The immunophysiology and apoptosis of biliary epithelial cells: Primary biliary cirrhosis and primary sclerosing cholangitis

Kazuhito Kawata, Yoshimasa Kobayashi, M. Eric Gershwin, Christopher Bowlus

Research output: Contribution to journalArticle

21 Citations (Scopus)

Abstract

Biliary epithelial cells (BECs) provide the first line of defense against lumenal microbes in the biliary system. BECs express a variety of pathogen recognition receptors and can activate several intracellular signaling cascades to initiate antimicrobial defenses, including production of several anti-microbial peptides, cytokines, chemokines, and adhesion molecules. BECs also secrete immunoglobulin A and interact with other cells through expression and release of adhesion molecules and immune mediators. Recently, several reports suggest a correlation between apoptosis and autoimmunity through ineffective clearance of self-antigens. Primary biliary cirrhosis (PBC) is a slowly progressive, autoimmune cholestatic liver disease characterized by highly specific antimitochondrial antibodies (AMAs) and the specific immune-mediated destruction of BECs. We have demonstrated that the AMA self-antigen, namely the E2 subunit of the pyruvate dehydrogenase complex, is detectable in its antigenically reactive form within apoptotic blebs from human intrahepatic biliary epithelial cells and activates innate immune responses. Primary sclerosing cholangitis (PSC) is a chronic cholestatic liver disease characterized by inflammation and the presence of concentric fibrosis of intrahepatic and/or extrahepatic bile ducts, eventually leading to cirrhosis. However, apoptosis does not appear to play a central role in PSC. Despite both diseases involving immune-mediated injury to bile ducts, apoptosis occurs more commonly overall in PBC where it likely plays a unique role.

Original languageEnglish (US)
Pages (from-to)230-241
Number of pages12
JournalClinical Reviews in Allergy and Immunology
Volume43
Issue number3
DOIs
StatePublished - Dec 2012

Fingerprint

Sclerosing Cholangitis
Biliary Liver Cirrhosis
Epithelial Cells
Apoptosis
Autoantigens
Liver Diseases
Fibrosis
Dihydrolipoyllysine-Residue Acetyltransferase
Intrahepatic Bile Ducts
Extrahepatic Bile Ducts
Antibodies
Immune System Diseases
Biliary Tract
Blister
Bile Ducts
Autoimmunity
Chemokines
Innate Immunity
Immunoglobulin A
Cytokines

Keywords

  • Apoptosis
  • Autoimmunity
  • Biliary epithelial cells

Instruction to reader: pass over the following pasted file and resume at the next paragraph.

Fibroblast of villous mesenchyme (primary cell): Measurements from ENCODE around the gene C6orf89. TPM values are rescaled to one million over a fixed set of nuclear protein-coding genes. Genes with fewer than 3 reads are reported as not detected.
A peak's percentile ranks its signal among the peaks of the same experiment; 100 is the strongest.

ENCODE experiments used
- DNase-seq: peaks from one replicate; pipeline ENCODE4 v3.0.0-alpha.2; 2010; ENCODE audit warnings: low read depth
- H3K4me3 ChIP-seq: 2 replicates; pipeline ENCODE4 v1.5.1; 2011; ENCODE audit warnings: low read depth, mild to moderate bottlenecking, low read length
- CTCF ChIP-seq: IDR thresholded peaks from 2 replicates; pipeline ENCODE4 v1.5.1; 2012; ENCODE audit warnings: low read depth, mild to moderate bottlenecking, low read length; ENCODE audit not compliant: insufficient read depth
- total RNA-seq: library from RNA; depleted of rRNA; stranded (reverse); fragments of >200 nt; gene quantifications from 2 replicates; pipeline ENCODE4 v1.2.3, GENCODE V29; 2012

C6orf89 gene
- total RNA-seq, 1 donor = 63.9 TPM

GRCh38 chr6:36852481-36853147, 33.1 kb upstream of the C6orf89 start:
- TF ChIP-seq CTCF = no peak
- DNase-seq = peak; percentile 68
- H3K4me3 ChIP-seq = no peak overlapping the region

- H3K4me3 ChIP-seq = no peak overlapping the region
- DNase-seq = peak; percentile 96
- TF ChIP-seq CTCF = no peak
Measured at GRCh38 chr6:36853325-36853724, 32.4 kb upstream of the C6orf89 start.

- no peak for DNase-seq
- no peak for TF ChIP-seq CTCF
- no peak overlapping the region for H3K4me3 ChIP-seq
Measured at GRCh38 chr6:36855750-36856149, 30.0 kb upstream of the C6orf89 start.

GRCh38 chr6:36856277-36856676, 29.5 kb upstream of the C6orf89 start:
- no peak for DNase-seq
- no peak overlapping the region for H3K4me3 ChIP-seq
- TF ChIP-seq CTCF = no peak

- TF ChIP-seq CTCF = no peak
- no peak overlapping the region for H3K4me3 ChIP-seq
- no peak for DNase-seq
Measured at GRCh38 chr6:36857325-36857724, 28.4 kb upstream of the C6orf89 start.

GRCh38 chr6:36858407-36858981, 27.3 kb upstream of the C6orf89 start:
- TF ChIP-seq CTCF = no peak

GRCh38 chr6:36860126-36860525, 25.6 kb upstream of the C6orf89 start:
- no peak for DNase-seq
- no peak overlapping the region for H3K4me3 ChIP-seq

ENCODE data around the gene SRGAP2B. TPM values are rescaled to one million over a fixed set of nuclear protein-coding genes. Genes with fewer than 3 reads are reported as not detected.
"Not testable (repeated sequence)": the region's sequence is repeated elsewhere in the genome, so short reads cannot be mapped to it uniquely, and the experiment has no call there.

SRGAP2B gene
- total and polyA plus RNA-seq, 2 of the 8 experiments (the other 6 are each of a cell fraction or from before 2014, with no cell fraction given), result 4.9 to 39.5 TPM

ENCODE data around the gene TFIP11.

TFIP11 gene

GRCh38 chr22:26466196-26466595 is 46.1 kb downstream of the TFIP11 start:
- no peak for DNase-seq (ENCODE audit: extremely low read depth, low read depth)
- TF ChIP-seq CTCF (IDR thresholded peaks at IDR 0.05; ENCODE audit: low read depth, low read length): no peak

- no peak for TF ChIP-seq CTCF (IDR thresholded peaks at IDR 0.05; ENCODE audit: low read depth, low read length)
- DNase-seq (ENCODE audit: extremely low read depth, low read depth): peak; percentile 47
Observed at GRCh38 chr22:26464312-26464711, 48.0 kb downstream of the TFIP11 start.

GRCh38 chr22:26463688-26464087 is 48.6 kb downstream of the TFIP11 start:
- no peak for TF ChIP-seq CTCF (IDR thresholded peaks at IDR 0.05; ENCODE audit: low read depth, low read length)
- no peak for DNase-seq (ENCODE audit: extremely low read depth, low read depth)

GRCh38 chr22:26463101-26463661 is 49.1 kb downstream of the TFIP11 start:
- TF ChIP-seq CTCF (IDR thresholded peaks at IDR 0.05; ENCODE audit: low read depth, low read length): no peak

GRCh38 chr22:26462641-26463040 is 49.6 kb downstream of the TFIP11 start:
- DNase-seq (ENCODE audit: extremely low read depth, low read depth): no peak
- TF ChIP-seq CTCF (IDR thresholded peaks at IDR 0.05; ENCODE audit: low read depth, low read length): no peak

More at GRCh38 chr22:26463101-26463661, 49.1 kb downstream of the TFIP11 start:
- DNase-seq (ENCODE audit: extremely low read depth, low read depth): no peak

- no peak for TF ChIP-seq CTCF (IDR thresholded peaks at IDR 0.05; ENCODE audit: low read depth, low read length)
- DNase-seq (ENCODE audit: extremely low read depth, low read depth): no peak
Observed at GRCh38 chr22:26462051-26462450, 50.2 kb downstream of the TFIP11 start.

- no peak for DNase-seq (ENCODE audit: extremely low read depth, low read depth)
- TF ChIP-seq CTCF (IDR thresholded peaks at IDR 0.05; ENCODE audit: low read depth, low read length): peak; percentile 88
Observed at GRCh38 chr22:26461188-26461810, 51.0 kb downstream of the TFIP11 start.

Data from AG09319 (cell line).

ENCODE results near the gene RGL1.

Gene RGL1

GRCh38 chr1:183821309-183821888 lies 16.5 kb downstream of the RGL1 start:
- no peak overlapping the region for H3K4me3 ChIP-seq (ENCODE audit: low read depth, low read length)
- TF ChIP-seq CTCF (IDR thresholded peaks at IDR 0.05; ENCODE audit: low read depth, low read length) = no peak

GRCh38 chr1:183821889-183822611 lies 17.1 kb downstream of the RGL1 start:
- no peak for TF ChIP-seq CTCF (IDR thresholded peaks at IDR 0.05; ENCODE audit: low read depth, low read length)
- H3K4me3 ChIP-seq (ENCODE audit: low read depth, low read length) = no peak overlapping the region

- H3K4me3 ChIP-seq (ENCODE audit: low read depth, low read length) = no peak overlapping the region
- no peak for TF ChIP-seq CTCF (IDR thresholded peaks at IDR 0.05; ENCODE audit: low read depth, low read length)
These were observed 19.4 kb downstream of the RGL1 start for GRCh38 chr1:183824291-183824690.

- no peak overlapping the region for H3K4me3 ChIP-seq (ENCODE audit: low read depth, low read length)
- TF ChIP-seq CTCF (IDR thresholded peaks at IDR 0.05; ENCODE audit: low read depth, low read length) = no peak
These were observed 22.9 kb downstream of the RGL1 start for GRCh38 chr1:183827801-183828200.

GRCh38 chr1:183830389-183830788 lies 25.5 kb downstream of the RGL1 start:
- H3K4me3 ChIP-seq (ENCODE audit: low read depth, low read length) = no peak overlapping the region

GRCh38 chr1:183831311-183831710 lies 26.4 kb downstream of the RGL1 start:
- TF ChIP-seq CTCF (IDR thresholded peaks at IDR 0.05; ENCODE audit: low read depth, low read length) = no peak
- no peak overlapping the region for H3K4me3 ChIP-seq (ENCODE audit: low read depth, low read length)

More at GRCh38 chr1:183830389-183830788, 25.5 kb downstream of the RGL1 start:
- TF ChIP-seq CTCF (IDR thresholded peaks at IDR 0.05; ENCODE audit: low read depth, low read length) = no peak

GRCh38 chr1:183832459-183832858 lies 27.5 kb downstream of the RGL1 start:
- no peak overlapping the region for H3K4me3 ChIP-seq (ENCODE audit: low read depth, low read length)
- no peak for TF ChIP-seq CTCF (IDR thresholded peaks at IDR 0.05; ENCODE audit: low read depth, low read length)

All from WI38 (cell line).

• Primary biliary cirrhosis
  • Primary sclerosing cholangitis

ASJC Scopus subject areas

  • Immunology and Allergy

Cite this

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title = "The immunophysiology and apoptosis of biliary epithelial cells: Primary biliary cirrhosis and primary sclerosing cholangitis",
abstract = "Biliary epithelial cells (BECs) provide the first line of defense against lumenal microbes in the biliary system. BECs express a variety of pathogen recognition receptors and can activate several intracellular signaling cascades to initiate antimicrobial defenses, including production of several anti-microbial peptides, cytokines, chemokines, and adhesion molecules. BECs also secrete immunoglobulin A and interact with other cells through expression and release of adhesion molecules and immune mediators. Recently, several reports suggest a correlation between apoptosis and autoimmunity through ineffective clearance of self-antigens. Primary biliary cirrhosis (PBC) is a slowly progressive, autoimmune cholestatic liver disease characterized by highly specific antimitochondrial antibodies (AMAs) and the specific immune-mediated destruction of BECs. We have demonstrated that the AMA self-antigen, namely the E2 subunit of the pyruvate dehydrogenase complex, is detectable in its antigenically reactive form within apoptotic blebs from human intrahepatic biliary epithelial cells and activates innate immune responses. Primary sclerosing cholangitis (PSC) is a chronic cholestatic liver disease characterized by inflammation and the presence of concentric fibrosis of intrahepatic and/or extrahepatic bile ducts, eventually leading to cirrhosis. However, apoptosis does not appear to play a central role in PSC. Despite both diseases involving immune-mediated injury to bile ducts, apoptosis occurs more commonly overall in PBC where it likely plays a unique role.",
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